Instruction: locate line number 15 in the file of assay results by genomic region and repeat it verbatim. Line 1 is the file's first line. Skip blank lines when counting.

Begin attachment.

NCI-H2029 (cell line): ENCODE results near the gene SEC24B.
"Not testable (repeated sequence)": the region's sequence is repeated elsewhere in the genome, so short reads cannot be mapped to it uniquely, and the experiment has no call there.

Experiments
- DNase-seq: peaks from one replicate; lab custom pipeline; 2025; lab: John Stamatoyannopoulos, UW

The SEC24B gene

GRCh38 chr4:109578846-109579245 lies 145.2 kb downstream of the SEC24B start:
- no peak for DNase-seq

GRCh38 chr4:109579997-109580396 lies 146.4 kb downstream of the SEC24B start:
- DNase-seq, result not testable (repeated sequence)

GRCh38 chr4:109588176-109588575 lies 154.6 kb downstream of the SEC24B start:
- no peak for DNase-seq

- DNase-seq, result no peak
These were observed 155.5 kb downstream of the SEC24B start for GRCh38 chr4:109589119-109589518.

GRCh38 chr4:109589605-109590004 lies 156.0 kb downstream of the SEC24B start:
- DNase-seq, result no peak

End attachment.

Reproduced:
- DNase-seq, result no peak